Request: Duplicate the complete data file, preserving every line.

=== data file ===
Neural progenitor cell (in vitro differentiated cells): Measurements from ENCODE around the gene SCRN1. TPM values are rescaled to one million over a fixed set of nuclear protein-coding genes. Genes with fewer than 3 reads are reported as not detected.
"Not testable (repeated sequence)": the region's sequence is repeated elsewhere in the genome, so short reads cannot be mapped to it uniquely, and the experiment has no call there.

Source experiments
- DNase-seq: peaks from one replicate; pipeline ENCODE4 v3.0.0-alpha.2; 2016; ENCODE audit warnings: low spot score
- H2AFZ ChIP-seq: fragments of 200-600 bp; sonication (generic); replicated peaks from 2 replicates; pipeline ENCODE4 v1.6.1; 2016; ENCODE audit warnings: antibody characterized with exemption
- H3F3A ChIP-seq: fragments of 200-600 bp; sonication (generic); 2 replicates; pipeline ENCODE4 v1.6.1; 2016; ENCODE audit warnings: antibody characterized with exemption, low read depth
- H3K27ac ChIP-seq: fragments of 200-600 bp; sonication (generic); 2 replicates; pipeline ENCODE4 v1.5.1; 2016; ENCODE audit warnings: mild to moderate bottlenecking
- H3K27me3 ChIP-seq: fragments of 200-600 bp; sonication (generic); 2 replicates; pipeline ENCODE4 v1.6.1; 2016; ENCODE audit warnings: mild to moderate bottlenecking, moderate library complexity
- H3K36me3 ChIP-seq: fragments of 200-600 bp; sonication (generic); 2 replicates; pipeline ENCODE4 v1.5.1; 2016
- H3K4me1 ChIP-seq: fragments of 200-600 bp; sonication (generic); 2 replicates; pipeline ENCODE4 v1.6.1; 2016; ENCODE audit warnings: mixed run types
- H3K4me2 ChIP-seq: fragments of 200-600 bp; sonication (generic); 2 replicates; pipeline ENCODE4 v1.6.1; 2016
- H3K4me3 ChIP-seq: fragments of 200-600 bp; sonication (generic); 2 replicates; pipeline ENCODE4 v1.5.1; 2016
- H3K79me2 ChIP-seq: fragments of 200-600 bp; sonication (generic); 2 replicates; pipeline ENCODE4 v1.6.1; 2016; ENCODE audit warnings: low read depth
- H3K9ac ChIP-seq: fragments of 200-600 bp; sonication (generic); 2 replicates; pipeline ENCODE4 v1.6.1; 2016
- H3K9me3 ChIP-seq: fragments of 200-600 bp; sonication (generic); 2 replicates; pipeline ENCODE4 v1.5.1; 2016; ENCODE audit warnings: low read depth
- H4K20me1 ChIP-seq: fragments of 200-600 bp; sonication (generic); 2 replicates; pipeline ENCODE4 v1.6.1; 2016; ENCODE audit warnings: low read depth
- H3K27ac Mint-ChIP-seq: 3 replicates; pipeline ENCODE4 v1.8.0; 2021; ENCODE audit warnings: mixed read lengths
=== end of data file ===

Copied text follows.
Neural progenitor cell (in vitro differentiated cells): Measurements from ENCODE around the gene SCRN1. TPM values are rescaled to one million over a fixed set of nuclear protein-coding genes. Genes with fewer than 3 reads are reported as not detected.
"Not testable (repeated sequence)": the region's sequence is repeated elsewhere in the genome, so short reads cannot be mapped to it uniquely, and the experiment has no call there.

Source experiments
- DNase-seq: peaks from one replicate; pipeline ENCODE4 v3.0.0-alpha.2; 2016; ENCODE audit warnings: low spot score
- H2AFZ ChIP-seq: fragments of 200-600 bp; sonication (generic); replicated peaks from 2 replicates; pipeline ENCODE4 v1.6.1; 2016; ENCODE audit warnings: antibody characterized with exemption
- H3F3A ChIP-seq: fragments of 200-600 bp; sonication (generic); 2 replicates; pipeline ENCODE4 v1.6.1; 2016; ENCODE audit warnings: antibody characterized with exemption, low read depth
- H3K27ac ChIP-seq: fragments of 200-600 bp; sonication (generic); 2 replicates; pipeline ENCODE4 v1.5.1; 2016; ENCODE audit warnings: mild to moderate bottlenecking
- H3K27me3 ChIP-seq: fragments of 200-600 bp; sonication (generic); 2 replicates; pipeline ENCODE4 v1.6.1; 2016; ENCODE audit warnings: mild to moderate bottlenecking, moderate library complexity
- H3K36me3 ChIP-seq: fragments of 200-600 bp; sonication (generic); 2 replicates; pipeline ENCODE4 v1.5.1; 2016
- H3K4me1 ChIP-seq: fragments of 200-600 bp; sonication (generic); 2 replicates; pipeline ENCODE4 v1.6.1; 2016; ENCODE audit warnings: mixed run types
- H3K4me2 ChIP-seq: fragments of 200-600 bp; sonication (generic); 2 replicates; pipeline ENCODE4 v1.6.1; 2016
- H3K4me3 ChIP-seq: fragments of 200-600 bp; sonication (generic); 2 replicates; pipeline ENCODE4 v1.5.1; 2016
- H3K79me2 ChIP-seq: fragments of 200-600 bp; sonication (generic); 2 replicates; pipeline ENCODE4 v1.6.1; 2016; ENCODE audit warnings: low read depth
- H3K9ac ChIP-seq: fragments of 200-600 bp; sonication (generic); 2 replicates; pipeline ENCODE4 v1.6.1; 2016
- H3K9me3 ChIP-seq: fragments of 200-600 bp; sonication (generic); 2 replicates; pipeline ENCODE4 v1.5.1; 2016; ENCODE audit warnings: low read depth
- H4K20me1 ChIP-seq: fragments of 200-600 bp; sonication (generic); 2 replicates; pipeline ENCODE4 v1.6.1; 2016; ENCODE audit warnings: low read depth
- H3K27ac Mint-ChIP-seq: 3 replicates; pipeline ENCODE4 v1.8.0; 2021; ENCODE audit warnings: mixed read lengths